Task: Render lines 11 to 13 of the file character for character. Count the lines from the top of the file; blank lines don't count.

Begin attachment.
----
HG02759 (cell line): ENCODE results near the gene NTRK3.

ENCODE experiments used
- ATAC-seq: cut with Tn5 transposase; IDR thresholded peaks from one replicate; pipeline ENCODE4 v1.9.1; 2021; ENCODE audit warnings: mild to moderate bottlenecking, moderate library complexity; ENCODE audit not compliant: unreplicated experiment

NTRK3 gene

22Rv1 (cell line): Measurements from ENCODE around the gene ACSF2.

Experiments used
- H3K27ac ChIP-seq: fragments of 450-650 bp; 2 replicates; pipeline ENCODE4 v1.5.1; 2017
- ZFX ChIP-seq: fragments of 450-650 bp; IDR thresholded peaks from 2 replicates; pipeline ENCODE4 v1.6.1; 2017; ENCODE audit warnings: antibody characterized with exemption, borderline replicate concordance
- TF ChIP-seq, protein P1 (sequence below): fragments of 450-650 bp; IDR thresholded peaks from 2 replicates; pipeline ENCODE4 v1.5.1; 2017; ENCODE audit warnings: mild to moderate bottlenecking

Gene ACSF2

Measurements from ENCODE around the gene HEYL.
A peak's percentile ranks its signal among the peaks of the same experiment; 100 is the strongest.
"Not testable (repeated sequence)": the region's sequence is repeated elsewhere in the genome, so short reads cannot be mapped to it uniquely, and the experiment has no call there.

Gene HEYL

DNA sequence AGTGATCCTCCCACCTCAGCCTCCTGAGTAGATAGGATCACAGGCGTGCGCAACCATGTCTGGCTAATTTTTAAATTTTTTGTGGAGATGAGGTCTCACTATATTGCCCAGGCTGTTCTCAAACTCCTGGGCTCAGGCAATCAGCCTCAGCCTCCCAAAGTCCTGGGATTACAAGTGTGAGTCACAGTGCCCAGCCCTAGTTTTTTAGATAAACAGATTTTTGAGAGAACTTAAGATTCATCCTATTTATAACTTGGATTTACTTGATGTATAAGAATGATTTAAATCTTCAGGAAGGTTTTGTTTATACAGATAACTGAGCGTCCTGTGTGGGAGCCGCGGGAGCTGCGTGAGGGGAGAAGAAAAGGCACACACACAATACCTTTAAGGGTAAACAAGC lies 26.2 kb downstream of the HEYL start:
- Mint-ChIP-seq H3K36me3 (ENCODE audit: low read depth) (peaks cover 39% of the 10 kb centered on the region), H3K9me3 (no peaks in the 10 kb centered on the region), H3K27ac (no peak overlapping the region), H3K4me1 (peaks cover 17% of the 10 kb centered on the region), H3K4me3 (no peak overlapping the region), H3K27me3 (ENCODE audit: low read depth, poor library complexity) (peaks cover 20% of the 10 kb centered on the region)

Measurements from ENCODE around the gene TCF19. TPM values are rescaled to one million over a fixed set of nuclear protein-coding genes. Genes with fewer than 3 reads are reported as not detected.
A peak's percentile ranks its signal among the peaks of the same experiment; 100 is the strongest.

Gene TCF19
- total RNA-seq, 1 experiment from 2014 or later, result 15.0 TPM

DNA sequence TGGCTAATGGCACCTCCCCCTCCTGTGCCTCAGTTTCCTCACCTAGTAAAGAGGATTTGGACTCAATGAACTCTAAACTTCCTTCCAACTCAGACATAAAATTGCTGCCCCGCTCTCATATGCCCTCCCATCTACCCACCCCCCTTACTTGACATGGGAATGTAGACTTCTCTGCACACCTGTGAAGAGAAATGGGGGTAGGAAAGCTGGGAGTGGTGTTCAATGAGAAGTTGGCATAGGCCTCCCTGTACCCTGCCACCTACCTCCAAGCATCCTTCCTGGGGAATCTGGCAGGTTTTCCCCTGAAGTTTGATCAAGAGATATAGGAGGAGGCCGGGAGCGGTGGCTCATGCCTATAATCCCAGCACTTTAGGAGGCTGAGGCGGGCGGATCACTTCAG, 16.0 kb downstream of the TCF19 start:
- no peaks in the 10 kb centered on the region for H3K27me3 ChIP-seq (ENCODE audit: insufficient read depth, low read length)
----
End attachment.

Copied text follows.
Measurements from ENCODE around the gene HEYL.
A peak's percentile ranks its signal among the peaks of the same experiment; 100 is the strongest.
"Not testable (repeated sequence)": the region's sequence is repeated elsewhere in the genome, so short reads cannot be mapped to it uniquely, and the experiment has no call there.